However it's not all dark and gloomy, reading about how insane his mother was quite funny at times, although I wouldn't want to spend an evening at one of her recitals or listen to her ramble on the phone(I have my own mother for that)
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on December 28, 2001
I finished Ignatius Rising very quickly, maybe because of my great interest in the book A Confederacy of Dunces. There is certainly a wealth of information here for the Dunces fan. I must say right off that Gottlieb ,the N Y editor, seemed to want the book to be perfect or maybe was just making excuses because something in the book offended him. I didn't feel he was really trying to help Toole, more like just stringing him along. The authors here play down that Gottlieb might have been offended with something in the book and therefore didn't give it it's due consideration. I still don't buy that, after all Gottlieb read the m.s. so he must have realized that Dunces was a masterpiece. I think editors having so much power over an artist's work can be a little intoxicating and blinding, at least this may have prooved true for the editor in question here. I don't really know of course and there are still unanswered questions in this regard upon completing this informative work. There are facts here I never knew, like there being an earlier version of Dunces with Ignatius being called something else. Towards the end of the book the tragic visitation of Toole's depression makes for tough reading. The authors deserve a lot of credit for digging out this much info on Dunces and Toole. I just can't say after reading this tragic story that I walk away from this book with an all together good feeling.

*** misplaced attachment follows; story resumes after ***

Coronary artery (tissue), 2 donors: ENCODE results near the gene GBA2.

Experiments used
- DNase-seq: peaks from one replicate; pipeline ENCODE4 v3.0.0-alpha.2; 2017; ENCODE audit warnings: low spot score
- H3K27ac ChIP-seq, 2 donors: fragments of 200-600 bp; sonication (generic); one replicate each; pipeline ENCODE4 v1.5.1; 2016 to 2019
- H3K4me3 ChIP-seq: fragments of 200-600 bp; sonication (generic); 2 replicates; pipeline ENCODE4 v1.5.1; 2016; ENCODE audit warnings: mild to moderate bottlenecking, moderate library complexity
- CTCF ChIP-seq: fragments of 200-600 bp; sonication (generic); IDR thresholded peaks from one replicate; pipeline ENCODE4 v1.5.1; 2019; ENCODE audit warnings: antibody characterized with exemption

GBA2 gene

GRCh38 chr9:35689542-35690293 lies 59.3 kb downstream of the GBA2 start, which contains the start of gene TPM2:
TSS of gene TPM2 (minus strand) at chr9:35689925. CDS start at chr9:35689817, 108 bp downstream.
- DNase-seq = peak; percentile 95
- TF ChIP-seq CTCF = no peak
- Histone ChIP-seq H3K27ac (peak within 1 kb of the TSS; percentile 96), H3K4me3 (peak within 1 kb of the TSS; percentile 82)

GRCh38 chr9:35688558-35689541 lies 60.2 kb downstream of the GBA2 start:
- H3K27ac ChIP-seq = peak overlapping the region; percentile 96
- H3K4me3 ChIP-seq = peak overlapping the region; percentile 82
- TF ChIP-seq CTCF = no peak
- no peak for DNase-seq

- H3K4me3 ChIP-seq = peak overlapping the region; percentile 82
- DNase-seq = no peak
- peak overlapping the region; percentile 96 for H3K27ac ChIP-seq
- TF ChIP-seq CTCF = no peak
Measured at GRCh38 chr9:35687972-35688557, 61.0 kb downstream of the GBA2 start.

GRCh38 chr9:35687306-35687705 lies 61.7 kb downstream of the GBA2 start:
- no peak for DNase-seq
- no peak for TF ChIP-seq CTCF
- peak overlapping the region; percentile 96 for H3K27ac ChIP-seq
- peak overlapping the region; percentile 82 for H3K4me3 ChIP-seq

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on December 21, 2001
This book was a terrible disappointment. The authors are apparently barely literate. How the heck did they get a book contract? The scant information here about the mysterious and tragic Ken Toole was useful, but presented in such a way as to be almost unreadable. I want more -- about his life, about his work. I want more -- but not by these authors.
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on October 10, 2001
A boring life makes for a tedious bio. And the lack of an index is inexcusable.
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on September 19, 2001
A quick perusal of "Ignatius Rising" reveals why it has taken so long to produce a even the thinnest of biographies on the man behind "Confederacy of Dunces." With the exception of the story behind how the novel got published (which only occupies the book's last pages), there's nothing at all remarkable about Mr. Toole's sad, mundane life. The authors try valiantly to dig up research and credible eye witnesses to shed some light on the mysterious Mr. Toole, but they are not entirely successfully. How else can you explain why we are forced to read--in their entirety--so many of Mr. Toole's redundant letters home from the Army?
The correspondence between Gottlieb and Toole, however, is worth the price of the book, and that's why I recommend it to friends. Mr. Gottlieb has the distinction of being the only person in publishing who was in a position to evaluate Mr. Toole's manuscript based on its merits. His sensitive yet honest appraisal of the book is, in my humble opinion, right on. "Dunces," in its published form, is a funny but highly flawed novel, certainly not worthy of the lavish praise and prizes that were bestowed upon it by those intrigued by the book's tragic circumstances.
I trust that even if other readers don't agree with Mr. Gottlieb, they'll at least see him in the light of truth rather than as the cariacture created by Mr. Toole's demented mother.
The authors are to be congratulated for doing their best with very little material. I finished the book with a better understanding New Orleans society. Alas, I wish I also had a better understanding of Mr. Toole.